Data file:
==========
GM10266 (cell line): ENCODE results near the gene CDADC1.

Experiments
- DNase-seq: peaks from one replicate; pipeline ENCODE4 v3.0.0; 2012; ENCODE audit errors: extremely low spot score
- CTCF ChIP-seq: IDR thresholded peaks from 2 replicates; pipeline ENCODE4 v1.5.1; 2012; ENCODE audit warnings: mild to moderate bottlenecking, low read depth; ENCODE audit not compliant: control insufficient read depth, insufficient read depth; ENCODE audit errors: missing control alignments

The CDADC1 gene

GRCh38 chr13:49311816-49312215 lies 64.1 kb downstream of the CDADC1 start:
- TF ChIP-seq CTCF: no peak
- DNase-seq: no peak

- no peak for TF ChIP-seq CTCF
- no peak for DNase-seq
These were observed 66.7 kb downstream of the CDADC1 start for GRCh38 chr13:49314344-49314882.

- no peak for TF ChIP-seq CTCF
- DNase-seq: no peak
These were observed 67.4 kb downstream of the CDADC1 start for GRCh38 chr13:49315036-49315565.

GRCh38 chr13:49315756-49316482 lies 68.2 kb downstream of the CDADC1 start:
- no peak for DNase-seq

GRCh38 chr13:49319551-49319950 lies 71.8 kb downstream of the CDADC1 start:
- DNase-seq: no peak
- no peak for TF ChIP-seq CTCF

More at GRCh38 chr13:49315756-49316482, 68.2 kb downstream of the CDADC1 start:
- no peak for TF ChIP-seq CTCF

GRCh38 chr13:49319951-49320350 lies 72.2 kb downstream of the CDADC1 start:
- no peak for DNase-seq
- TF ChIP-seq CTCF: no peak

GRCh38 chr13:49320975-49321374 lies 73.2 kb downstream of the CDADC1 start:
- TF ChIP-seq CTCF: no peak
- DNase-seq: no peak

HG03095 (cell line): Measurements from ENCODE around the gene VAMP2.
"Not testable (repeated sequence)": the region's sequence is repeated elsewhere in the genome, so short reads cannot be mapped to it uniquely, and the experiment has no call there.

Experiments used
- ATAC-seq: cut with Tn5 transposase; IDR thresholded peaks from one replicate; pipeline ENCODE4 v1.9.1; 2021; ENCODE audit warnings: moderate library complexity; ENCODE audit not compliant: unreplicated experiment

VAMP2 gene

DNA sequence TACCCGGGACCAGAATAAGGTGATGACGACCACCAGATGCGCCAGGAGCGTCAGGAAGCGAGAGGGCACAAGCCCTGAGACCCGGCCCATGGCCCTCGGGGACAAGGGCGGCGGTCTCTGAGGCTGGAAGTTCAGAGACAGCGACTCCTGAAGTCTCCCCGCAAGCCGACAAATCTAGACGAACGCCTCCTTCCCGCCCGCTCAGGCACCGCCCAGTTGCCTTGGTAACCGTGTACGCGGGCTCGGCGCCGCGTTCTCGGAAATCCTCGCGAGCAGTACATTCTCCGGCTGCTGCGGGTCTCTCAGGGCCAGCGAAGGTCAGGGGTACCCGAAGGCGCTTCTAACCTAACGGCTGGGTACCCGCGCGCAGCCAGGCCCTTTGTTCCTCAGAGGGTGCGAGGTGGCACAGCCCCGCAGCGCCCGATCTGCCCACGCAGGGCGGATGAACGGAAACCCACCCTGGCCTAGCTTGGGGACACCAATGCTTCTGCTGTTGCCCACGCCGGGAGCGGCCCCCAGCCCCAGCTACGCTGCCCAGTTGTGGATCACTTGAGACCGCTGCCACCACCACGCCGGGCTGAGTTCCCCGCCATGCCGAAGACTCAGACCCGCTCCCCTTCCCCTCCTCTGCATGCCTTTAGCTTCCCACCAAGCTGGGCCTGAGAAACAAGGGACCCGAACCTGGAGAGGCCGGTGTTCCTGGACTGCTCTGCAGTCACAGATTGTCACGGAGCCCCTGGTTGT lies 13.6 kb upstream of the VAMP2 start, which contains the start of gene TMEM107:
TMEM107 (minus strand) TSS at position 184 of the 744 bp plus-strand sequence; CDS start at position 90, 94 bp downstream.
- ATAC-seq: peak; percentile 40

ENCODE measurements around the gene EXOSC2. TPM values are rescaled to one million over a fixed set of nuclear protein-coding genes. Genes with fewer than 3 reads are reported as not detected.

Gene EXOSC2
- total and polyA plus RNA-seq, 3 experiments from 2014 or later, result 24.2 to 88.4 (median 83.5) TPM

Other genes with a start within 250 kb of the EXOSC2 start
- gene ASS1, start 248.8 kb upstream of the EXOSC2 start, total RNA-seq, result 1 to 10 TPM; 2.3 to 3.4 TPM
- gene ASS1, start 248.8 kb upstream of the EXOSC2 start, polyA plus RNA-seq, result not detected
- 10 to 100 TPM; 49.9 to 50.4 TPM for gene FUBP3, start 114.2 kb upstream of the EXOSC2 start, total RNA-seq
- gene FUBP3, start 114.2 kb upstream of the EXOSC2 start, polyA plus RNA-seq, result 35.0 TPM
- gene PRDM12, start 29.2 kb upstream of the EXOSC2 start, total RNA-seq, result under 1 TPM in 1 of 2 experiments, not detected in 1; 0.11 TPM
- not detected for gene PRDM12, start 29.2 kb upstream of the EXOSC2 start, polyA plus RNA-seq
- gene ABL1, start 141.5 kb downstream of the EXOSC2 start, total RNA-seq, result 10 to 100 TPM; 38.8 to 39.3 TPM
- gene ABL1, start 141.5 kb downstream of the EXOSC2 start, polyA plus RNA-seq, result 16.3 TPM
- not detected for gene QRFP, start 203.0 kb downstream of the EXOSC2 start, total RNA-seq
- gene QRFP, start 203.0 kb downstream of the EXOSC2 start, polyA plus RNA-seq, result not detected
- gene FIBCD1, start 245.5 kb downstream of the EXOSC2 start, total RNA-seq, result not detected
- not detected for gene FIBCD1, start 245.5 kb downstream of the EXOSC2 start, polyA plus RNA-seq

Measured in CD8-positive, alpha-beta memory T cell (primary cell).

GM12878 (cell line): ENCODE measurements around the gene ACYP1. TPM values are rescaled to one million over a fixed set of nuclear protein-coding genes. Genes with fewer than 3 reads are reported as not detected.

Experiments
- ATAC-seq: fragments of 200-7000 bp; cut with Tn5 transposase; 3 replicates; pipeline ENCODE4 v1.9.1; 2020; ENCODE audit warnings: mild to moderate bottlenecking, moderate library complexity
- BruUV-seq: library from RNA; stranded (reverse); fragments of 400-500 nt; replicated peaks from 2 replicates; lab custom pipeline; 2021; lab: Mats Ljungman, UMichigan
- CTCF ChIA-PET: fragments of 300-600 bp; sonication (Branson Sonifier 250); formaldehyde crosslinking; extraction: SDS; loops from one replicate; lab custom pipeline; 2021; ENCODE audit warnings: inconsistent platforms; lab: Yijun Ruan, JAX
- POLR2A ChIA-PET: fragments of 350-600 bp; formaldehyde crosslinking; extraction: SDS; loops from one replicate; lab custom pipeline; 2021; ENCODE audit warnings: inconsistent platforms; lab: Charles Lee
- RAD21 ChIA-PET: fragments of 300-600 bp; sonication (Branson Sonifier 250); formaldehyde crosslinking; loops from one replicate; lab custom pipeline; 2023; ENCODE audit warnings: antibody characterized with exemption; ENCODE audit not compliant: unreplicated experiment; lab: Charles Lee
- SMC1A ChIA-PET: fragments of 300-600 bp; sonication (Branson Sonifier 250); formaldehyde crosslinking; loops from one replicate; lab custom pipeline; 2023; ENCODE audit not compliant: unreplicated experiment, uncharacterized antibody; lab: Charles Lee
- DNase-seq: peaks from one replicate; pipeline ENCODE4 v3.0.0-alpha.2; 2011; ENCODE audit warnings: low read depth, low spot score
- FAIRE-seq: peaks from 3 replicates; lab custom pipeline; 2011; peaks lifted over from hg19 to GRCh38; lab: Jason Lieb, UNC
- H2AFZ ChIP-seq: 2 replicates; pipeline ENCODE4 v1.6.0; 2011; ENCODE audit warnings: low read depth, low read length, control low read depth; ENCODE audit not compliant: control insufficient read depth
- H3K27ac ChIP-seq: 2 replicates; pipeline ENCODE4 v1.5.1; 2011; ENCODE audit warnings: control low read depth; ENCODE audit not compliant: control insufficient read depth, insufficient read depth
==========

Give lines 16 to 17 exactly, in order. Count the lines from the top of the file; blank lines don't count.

- no peak for DNase-seq

GRCh38 chr13:49319551-49319950 lies 71.8 kb downstream of the CDADC1 start: